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26th. My Lord dined at his lodgings all alone to-day. I went to Secretary NicholasSir Edward Nicholas, Secretary of State to Charles I. and II. He was dismissed from his office through the intrigues of Lady Castlemaine in 1663. He died 1669, aged seventy-seven.
to carry him my Lord's resolutions about his title, which he had chosen, and that is Portsmouth.Montagu changed his mind, and ultimately took his title from the town of Sandwich, leaving that of Portsmouth for the use of a King's mistress.
I met with Mr. Throgmorton, a merchant, who went with me to the old Three Tuns, at Charing Cross, who did give me five pieces of gold for to do him a small piece of service about a convoy to Bilbo, which I did. In the afternoon, one Mr. Watts came to me, a merchant, to offer me £500 if I would desist from the Clerk of the Acts place. I pray God direct me in what I do herein. Went to my house, where I found my father, and carried him and my wife to Whitefriars, and myself to Puddlewharf, to the Wardrobe, to Mr. Townsend, who went with me to Backwell, the goldsmith's, and there we chose £100 worth of plate for my Lord to give Secretary Nicholas. Back and staid at my father's, and so home to bed.
26th. To Westminster about several businesses, then to dine with my Lady at the Wardrobe, taking Dean Fuller along with me; then home, where I heard my father had been to find me about special business; so I took coach and went to him, and found by a letter to him from my aunt that my uncle Robert is taken with a dizziness in his head, so that they desire my father to come down to look after his business, by which we guess that he is very ill, and so my father do think to go to-morrow. And so God's will be done. Back by water to the office, there till night, and so home to my musique and then to bed.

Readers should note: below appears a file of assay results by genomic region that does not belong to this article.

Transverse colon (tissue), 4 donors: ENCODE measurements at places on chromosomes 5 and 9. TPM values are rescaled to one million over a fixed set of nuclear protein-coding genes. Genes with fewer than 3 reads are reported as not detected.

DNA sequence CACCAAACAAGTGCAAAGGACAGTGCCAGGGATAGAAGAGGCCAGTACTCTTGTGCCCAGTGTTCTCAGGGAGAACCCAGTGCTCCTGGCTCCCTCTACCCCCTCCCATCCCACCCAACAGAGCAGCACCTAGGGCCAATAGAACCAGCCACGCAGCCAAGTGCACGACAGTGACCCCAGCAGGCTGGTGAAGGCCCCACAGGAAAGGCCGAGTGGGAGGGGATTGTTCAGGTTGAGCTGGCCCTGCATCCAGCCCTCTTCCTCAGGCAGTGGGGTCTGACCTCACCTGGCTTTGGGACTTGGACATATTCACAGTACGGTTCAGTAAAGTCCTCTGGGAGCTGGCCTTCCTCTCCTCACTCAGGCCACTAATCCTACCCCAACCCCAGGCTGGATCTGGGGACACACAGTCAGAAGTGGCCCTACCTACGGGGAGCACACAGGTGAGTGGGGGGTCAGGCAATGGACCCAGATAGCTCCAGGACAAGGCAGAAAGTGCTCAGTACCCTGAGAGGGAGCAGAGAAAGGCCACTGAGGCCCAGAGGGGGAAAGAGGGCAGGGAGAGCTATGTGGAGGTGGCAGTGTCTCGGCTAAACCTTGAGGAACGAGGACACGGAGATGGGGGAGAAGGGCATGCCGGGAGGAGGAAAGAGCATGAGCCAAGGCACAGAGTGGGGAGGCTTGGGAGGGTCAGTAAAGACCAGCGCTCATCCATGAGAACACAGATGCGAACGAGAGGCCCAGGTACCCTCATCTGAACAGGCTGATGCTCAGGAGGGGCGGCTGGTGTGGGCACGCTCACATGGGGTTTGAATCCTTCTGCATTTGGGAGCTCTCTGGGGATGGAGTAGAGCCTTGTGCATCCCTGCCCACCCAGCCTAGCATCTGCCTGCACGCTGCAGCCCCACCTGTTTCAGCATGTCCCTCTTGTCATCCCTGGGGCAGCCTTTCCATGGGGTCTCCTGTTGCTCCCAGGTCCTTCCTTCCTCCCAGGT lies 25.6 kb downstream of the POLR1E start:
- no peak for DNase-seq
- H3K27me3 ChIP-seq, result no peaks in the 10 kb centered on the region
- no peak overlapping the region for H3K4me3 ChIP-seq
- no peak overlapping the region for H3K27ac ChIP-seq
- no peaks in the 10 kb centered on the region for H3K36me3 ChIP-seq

26th. Up and took physique, but such as to go abroad with, only to loosen me, for I am bound. So to the office, and there all the morning sitting till noon, and then took Commissioner Pett home to dinner with me, where my stomach was turned when my sturgeon came to table, upon which I saw very many little worms creeping, which I suppose was through the staleness of the pickle. He being gone, comes Mr. Nicholson, my old fellow-student at Magdalene, and we played three or four things upon the violin and basse, and so parted, and I to my office till night, and there came Mr. Shepley and Creed in order to settling some accounts of my Lord to-night, and so to bed.
26th. Up betimes, and Mr. Moore coming to see me, he and IPaternoster Row, now famous as the headquarters of the publishing houses, was at this time chiefly inhabited by mercers. "This street, before the Fire of London, was taken up by eminent Mercers, Silkmen and Lacemen; and their shops were so resorted to by the nobility and gentry in their coaches, that oft times the street was so stop'd up that there was no passage for foot passengers" (Strype's "Stow," book iii., p. 195).